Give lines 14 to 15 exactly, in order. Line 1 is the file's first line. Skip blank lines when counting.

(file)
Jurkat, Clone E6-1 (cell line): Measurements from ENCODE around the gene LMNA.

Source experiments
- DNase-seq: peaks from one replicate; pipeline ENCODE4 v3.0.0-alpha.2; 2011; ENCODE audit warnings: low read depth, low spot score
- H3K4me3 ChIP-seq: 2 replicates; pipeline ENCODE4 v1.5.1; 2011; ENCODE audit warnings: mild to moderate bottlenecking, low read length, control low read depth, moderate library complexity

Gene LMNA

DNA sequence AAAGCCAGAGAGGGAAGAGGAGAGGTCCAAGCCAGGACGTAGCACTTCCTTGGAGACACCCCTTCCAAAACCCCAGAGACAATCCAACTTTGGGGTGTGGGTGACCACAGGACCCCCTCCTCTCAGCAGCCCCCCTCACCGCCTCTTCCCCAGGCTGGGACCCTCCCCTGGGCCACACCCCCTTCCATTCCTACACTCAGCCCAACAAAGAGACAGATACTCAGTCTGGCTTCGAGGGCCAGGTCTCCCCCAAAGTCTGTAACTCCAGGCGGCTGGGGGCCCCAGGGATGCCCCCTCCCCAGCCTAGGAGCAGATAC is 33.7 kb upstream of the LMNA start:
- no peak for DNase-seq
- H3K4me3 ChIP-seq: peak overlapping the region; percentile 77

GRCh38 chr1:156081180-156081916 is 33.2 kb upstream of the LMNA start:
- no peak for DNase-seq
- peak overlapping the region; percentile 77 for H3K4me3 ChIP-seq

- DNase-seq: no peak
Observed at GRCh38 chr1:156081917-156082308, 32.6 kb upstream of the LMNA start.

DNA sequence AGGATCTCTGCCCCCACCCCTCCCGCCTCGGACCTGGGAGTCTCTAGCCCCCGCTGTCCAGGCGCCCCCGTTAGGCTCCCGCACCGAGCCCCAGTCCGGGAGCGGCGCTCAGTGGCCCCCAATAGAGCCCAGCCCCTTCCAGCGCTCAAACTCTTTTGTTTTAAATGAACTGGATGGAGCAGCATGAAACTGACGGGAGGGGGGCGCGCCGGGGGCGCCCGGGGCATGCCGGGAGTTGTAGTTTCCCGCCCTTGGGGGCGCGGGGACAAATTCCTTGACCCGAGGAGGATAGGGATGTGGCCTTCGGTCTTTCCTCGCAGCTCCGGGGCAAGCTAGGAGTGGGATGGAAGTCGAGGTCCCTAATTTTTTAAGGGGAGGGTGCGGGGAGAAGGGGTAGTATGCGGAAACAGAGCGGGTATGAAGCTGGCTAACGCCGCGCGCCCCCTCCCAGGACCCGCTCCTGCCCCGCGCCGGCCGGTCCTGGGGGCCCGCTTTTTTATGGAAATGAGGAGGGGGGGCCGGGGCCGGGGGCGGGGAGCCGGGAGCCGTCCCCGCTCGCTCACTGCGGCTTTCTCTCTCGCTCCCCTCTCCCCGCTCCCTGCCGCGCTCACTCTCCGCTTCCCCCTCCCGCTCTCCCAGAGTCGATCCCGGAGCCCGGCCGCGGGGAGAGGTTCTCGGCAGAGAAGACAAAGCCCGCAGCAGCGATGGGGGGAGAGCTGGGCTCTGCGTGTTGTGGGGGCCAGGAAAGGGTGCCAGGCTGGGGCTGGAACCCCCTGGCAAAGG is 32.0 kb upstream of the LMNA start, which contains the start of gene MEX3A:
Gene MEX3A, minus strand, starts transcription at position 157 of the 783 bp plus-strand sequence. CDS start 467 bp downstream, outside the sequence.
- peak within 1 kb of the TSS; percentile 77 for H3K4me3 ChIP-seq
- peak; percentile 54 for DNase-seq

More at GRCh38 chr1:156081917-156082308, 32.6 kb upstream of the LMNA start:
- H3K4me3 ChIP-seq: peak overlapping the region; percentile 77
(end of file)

DNA sequence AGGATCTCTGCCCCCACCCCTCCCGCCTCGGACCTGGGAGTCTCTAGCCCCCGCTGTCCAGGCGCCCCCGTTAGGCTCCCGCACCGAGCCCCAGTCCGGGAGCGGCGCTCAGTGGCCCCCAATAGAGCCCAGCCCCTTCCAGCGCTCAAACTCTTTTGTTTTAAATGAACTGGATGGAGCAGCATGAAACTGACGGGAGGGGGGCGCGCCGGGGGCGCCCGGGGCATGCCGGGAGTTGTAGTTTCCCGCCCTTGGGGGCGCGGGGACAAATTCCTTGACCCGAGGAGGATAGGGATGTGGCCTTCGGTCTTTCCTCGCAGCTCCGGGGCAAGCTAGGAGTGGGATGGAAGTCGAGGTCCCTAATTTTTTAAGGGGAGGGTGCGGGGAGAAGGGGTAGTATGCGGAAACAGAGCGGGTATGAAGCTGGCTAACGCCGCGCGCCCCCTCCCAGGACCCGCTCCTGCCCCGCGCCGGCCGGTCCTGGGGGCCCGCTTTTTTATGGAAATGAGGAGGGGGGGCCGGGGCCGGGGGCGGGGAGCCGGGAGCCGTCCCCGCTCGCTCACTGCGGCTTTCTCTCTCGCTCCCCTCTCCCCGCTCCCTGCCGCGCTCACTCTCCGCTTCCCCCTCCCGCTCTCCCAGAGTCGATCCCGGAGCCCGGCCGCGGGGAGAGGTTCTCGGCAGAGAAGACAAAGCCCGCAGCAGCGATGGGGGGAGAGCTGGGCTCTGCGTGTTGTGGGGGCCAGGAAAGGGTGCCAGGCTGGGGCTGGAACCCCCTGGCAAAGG is 32.0 kb upstream of the LMNA start, which contains the start of gene MEX3A:
Gene MEX3A, minus strand, starts transcription at position 157 of the 783 bp plus-strand sequence. CDS start 467 bp downstream, outside the sequence.